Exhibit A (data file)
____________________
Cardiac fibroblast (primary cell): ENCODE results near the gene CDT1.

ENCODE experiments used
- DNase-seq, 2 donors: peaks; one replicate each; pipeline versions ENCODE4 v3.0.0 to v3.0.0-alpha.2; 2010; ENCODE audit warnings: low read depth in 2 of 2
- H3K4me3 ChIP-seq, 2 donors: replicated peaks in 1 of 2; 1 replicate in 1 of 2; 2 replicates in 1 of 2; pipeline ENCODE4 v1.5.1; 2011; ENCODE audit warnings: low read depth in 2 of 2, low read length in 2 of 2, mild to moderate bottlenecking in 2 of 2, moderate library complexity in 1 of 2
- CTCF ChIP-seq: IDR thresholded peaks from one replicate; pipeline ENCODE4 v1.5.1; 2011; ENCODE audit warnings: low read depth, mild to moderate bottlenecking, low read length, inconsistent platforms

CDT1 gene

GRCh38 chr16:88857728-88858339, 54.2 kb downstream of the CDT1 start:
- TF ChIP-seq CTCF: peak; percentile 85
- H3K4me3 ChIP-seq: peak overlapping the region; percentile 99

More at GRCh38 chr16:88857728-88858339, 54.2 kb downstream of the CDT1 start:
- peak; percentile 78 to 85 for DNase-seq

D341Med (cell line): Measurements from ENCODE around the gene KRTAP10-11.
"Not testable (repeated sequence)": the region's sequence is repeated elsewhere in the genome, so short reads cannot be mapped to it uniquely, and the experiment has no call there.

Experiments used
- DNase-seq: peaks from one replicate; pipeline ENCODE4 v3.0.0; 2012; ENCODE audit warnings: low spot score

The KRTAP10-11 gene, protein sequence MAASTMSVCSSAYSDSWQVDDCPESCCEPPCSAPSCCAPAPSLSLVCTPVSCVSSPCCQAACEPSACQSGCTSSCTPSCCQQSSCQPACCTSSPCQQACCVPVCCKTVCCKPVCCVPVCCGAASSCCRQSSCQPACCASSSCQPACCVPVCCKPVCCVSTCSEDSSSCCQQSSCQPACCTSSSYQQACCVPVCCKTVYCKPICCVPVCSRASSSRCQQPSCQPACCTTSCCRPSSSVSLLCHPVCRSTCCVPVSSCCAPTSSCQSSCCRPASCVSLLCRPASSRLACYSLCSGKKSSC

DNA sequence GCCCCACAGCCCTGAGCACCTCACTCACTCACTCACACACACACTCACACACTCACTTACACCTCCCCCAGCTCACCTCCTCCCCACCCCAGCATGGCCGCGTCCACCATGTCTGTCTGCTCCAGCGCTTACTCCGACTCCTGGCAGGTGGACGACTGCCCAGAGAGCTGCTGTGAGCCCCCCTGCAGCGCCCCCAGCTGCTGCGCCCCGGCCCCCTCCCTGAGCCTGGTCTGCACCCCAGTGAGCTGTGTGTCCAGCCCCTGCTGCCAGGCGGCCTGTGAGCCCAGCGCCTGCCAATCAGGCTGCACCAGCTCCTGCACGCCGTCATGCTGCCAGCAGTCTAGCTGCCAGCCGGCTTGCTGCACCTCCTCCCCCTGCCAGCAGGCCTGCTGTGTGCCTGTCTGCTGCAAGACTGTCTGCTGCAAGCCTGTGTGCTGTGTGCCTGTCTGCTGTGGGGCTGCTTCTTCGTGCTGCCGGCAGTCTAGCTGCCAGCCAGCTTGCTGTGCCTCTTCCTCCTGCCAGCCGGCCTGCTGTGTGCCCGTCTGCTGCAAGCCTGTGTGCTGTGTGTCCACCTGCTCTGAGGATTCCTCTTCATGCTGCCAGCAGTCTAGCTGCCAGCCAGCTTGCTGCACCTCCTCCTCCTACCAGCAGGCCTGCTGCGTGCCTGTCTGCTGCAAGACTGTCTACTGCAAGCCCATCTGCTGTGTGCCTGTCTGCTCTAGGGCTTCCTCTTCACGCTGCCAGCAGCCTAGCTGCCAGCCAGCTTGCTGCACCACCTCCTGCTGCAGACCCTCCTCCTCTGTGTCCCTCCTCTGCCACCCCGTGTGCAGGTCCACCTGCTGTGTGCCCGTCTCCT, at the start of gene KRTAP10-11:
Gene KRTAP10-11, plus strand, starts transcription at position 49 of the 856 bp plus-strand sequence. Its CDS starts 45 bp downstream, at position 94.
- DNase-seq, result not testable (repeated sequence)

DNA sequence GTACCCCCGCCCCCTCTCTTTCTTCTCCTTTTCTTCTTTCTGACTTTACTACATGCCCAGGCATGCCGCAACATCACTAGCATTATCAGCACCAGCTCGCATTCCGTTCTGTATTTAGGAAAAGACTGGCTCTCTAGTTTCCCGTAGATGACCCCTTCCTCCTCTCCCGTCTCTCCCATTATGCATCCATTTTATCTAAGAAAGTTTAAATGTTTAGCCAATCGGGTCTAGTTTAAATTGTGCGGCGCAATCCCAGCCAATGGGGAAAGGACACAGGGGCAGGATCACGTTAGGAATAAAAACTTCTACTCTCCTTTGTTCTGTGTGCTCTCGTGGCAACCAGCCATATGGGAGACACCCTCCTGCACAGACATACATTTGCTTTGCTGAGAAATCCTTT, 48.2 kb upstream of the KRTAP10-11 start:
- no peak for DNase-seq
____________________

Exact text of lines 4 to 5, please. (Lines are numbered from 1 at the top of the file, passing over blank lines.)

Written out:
- H3K4me3 ChIP-seq, 2 donors: replicated peaks in 1 of 2; 1 replicate in 1 of 2; 2 replicates in 1 of 2; pipeline ENCODE4 v1.5.1; 2011; ENCODE audit warnings: low read depth in 2 of 2, low read length in 2 of 2, mild to moderate bottlenecking in 2 of 2, moderate library complexity in 1 of 2
- CTCF ChIP-seq: IDR thresholded peaks from one replicate; pipeline ENCODE4 v1.5.1; 2011; ENCODE audit warnings: low read depth, mild to moderate bottlenecking, low read length, inconsistent platforms